I have started four models in my life. I have completed zero.
These cats, on the other hand, have completed the world's largest model airport, which features "40,000 lights, 15,000 figurines, 500 cars, 10,000 trees, 50 trains, 1000 wagons, 100 signals, 200 switches and 300 buildings." Many of the items move around by themselves, and it took seven years...
...and $5,160,000 to build.
When I need a break from work, I tend to go for today's crossword puzzle, but I certainly appreciate the daydream-inducing liltiness of keeping a mini zen garden on one's desk.
Instructable author Obbitz has created one of the finest DIY zen garden options that'll inspire you to keep your desk clear. It's created from scrap wood and a bit of glue, and filled with ordinary sand and pebbles.
What do four pencils, tape, ball point pen, rubber bands, and a bamboo skewer equal? An obligatory safety warning, that's what.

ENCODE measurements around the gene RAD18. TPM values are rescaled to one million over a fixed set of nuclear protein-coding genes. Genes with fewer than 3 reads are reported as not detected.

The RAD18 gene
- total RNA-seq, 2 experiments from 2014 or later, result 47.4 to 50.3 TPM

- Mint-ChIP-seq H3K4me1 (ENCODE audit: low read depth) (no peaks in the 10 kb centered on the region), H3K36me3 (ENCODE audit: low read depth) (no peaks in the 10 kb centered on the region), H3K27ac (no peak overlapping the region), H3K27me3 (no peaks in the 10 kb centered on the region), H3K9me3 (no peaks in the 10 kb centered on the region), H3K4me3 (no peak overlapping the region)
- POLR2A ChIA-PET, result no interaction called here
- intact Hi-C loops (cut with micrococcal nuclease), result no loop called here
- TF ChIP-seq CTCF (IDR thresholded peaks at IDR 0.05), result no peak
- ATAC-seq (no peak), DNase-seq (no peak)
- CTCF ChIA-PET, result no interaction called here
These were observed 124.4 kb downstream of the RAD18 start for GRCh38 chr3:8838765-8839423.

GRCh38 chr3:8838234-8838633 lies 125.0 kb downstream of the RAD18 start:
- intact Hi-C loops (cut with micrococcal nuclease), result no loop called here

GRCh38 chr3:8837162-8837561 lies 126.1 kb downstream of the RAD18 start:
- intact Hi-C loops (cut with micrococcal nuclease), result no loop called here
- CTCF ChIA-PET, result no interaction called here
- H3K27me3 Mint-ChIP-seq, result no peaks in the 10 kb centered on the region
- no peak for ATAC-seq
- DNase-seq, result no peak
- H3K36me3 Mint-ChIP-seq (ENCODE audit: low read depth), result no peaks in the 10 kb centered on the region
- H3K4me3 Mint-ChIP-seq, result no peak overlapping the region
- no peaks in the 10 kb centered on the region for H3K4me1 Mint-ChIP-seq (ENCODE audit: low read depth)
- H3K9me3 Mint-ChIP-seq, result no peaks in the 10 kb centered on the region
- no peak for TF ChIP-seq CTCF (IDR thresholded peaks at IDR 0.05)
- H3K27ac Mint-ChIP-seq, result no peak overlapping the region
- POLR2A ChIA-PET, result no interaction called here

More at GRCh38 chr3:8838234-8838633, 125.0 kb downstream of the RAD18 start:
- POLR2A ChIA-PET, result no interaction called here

Actually, it equals a mini-crossbow built from office supplies that COMES with an obligatory safety warning, which is simply this: don't be an idiot. Now to the fun part.
Straight from John Austin's Mini Weapons of Mass Destruction: Build Implements of Spitball Warfare, this office supply crossbow seriously looks like something that can actually stand up to some repeated (safe!) firings.
No matter what your medium - art, illustration, sewing, knitting, soldering, voodoo doll making - you gotta have someplace to do it. Many of us work in basement, garages, offices, closets, kitchen tables, and from boxes in couches.
But, as I've advocated before, a designated workspace to store and organize your supplies, whatever they are, can help one be more productive and inspired.
I'm really digging this design by Randofo, which was built, in his words, as a
"simple work table for my home studio so that I could have a surface upon which to work and document projects. I tried to keep the design as simple as possible as I only have a limited arsenal of power tools, a small vehicle for transporting materials and little patience for woodworking."
I especially like the white surface - which is great for documenting and taking step-by-step photos. I wonder if the effect could be recreated with a secondhand, white dry-erase board supported by 3/4" plywood.